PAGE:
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To set up an onsite or offsite clinic with Nadine DeKoning please contact us by emailing northerngatesstables@gmail.com, or call 204-444-5416

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  -A Message From Nadine -

Hello, if we have never met before I would like to give you a sample of how I coach by critiquing some photos of me on my horse Whisper.

The first four photos are frame-by-frame shots of us trotting. The last picture is of us cantering.

The Trot Photos:

Our trot is not too bad, but it could be much better. Whisper is balanced uphill (this means he is lifting his front-end as he lowers his hind-end while travelling forward), but it looks forced and doesn't looked relaxed. 

The lift of his front end is being created incorrectly. I am balancing him more with my hands, and not enough with my weight and leg aids. 

It seems I do not make this mistake on all of my horses, but I tend to make it on him. Whisper is a powerful horse and sometimes he uses his power for evil rather than for good. He doesn't do anything bad, but he does tend to be lazy.  When I level up my aids he can show off his power and turn into a fire-cracker. I need to teach him to be somewhere in between. 

My mistake is following his balance and not asking him to come to mine. He has suckered me to being pulled out of my position. My shoulders are a touch too far forward which has moved my center of gravity too far forward. Because my center of gravity is too far forward I have created more work for my hands. 

 

My pelvis is almost in 1,2,3,4, (level), but it might be ever-so-slightly on 1,2 (the front of the pelvis is down, back of the pelvis is up and out behind me.) I am weighting his front legs slightly more than his hind legs which again makes more work for my hands. 

(mostly because of my center of gravity being too far forward, but a tiny little bit because of my pelvis),

 

My pelvis is slightly tilled down in front, which creates a "bum out behind me" image, and because my bum is out behind me so is his, which means his hind legs will trail out behind him more. Each step isn't as powerful as it could be. Thankfully I only have my pelvis tilled down a tiny little bit, and not a lot. In fact, it is almost hard to see.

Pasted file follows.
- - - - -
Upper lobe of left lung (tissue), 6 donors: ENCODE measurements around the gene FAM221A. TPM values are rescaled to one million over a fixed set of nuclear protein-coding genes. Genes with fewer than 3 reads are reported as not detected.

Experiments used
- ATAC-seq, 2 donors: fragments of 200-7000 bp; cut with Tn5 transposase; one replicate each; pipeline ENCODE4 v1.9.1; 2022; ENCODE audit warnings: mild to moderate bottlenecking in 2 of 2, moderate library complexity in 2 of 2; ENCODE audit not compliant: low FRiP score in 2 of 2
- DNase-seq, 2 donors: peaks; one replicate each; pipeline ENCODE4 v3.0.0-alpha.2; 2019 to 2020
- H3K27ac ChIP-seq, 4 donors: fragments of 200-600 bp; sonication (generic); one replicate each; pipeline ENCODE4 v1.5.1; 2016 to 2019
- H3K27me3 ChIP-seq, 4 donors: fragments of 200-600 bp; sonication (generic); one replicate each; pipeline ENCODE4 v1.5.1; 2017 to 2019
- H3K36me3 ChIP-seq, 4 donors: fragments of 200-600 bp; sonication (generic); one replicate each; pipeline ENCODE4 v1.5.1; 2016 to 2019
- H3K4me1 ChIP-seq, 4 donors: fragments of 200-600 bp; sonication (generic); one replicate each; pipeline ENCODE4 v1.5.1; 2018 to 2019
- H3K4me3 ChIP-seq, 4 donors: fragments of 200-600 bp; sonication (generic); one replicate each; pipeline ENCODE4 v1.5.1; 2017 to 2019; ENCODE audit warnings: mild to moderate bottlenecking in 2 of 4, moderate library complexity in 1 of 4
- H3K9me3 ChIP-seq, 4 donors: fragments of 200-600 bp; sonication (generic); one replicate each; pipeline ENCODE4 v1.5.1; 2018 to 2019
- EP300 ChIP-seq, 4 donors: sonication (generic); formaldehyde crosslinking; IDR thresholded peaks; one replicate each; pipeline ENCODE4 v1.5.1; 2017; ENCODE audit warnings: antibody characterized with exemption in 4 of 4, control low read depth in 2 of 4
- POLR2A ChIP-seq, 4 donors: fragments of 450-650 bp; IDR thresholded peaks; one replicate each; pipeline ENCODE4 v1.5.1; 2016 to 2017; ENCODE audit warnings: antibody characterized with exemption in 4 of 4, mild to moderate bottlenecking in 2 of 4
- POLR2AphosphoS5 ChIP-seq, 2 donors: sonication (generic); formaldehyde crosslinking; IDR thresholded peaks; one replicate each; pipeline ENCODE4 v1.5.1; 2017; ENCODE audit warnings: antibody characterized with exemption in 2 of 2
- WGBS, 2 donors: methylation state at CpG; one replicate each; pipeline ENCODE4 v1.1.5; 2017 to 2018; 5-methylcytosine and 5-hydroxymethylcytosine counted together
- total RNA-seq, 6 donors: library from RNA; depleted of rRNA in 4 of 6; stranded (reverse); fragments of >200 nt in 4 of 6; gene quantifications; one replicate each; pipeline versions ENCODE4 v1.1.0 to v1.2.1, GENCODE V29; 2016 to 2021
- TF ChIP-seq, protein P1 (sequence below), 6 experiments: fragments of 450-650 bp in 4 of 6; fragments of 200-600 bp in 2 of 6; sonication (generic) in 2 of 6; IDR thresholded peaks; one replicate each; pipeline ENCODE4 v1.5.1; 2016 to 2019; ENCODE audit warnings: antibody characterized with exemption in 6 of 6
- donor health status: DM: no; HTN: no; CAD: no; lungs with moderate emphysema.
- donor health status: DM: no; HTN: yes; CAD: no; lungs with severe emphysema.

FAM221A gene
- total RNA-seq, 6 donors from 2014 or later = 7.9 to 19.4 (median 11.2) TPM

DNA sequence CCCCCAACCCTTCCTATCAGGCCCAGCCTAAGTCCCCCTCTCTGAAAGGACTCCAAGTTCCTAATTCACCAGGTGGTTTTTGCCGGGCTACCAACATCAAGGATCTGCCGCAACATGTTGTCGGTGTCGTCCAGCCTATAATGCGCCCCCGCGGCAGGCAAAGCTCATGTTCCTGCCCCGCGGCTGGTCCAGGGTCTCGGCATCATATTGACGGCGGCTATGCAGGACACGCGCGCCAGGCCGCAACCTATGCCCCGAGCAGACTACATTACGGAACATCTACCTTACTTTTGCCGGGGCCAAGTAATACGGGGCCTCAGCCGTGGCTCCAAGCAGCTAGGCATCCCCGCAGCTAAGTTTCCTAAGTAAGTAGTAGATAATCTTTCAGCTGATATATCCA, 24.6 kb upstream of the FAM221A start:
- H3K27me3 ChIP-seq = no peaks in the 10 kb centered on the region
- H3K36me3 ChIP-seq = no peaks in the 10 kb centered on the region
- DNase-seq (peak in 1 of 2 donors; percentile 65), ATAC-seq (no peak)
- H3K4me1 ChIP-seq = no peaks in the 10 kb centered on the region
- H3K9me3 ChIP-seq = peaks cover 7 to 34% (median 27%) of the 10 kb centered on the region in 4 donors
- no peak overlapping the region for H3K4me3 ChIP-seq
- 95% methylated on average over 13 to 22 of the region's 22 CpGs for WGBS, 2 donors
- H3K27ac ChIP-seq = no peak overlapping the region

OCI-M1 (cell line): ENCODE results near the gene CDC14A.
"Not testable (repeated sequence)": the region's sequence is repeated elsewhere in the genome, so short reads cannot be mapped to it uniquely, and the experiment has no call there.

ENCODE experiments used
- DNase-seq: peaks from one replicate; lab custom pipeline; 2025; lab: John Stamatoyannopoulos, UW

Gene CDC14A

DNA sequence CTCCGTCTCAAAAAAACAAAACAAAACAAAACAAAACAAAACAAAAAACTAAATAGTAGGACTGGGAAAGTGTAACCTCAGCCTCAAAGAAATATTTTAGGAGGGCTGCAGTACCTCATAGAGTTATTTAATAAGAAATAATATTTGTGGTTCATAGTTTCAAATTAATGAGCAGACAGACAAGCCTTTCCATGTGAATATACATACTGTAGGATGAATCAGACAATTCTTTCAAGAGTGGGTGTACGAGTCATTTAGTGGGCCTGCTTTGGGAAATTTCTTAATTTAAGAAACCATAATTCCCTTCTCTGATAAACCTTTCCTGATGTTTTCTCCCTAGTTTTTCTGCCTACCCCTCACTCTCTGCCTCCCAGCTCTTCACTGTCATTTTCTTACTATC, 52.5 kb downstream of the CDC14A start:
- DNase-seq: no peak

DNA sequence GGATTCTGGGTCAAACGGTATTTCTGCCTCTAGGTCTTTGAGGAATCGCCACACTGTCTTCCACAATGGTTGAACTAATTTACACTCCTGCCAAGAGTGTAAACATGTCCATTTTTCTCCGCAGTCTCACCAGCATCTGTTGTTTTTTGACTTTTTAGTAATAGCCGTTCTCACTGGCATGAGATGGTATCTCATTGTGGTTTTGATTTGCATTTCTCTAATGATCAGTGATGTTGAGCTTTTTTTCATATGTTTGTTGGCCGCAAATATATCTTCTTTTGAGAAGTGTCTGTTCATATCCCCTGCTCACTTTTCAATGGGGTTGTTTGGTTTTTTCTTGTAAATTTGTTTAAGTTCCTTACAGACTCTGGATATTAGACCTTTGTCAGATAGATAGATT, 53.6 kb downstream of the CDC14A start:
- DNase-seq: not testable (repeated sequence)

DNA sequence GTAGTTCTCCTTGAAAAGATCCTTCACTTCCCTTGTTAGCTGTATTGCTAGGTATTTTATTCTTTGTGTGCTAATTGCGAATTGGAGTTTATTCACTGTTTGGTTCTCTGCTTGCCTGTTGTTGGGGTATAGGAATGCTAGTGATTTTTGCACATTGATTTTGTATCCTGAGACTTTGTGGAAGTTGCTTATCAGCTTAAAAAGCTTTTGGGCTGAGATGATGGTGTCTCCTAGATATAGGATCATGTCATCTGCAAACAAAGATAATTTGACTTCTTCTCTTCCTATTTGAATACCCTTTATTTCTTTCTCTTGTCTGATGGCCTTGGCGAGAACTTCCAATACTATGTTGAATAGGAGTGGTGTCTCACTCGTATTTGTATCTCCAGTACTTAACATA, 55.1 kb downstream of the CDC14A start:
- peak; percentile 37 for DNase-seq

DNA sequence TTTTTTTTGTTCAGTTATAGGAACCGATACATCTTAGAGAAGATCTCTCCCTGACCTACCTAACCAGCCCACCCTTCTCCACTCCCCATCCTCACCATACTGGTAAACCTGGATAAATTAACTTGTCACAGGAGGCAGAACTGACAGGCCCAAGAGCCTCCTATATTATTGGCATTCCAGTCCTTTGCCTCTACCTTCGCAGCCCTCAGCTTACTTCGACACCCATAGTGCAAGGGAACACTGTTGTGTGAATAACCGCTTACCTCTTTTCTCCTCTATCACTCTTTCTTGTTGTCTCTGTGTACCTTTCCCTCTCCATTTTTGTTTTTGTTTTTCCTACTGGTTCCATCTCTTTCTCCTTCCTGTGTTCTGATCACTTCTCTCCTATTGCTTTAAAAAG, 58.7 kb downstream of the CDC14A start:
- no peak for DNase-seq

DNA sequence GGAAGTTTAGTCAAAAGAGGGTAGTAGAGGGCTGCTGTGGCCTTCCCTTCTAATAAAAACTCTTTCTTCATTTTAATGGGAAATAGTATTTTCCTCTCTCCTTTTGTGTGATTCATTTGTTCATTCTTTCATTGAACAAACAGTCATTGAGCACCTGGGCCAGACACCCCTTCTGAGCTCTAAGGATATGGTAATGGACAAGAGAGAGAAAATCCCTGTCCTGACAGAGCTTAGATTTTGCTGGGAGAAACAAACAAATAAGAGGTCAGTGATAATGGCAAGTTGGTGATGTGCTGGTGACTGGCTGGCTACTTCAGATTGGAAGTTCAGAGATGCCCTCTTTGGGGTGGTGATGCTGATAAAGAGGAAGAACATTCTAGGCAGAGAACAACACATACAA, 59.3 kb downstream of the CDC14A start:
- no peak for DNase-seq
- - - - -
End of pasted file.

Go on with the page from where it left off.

My leg has also been pulled out of position. I should sink my knee vertically down, and then sink my heel down. This will keep my leg underneath me better. In the trot pictures I have my lower leg braced out in front of me, rather than underneath me.  

I do like there is a straight line from my elbow to his bit, and my eyes are up and focused on where I am going.

To fix these problems:

  1. First I need to fix my mind, specifically I need to relax. You can clearly see the stiffness in my body is due to chest breathing.  I need to belly breath so my muscles can be more flexible

  2. The second part of the mind aid I need to fix is I am over focused and working too hard.  I need to relax the level of effort I am putting in by about 10% or so

  3. If I fix the first two problems it will be easier for me to fix the third which is my weight aid. I need to move my pelvis into hunter 3,4 (lift the front half of the pelvis, and lower the back half of the pelvis a little.) Because I am not breathing my pelvis lost its flexibility and got stuck, which caused the tension in myself and in whisper.  When I shift to hunter 3,4, my pelvis will move my weight to the horse's hind legs, which will free up the horse's front legs.  My weight we create the uphill movement, and thus my hands have less work to do

  4. Also, when I breath my legs will soften and become more supple. I will then be able to sink my knee back down into position

  5. Lastly, when my weight aid and legs start job sharing, the amount of hand pressure required will be less and I will be able to soften the whole picture

The Canter Picture

 

This canter picture is not too bad, but again you can tell I am not breathing and the whole picture looks a little stiff.  You can see the lack of air to my body as my back looks a little hollow, Whisper's back might be a touch hollowed out too as he mimics me.

I am sitting on 1,2,3,4 (level seat bones) better, and it looks like my hands are a little softer as a result.

Conclusion

Don't be afraid of making mistakes.  I'm not. No one can be perfect all the time. This horse is a new type of ride for me. I often prefer hot little thoroughbred horses with a lot of scope, and this guy challenges me as he is a different type of ride than I am use to. 

By this time next year we will look a lot different as a team.  I look forward to the journey.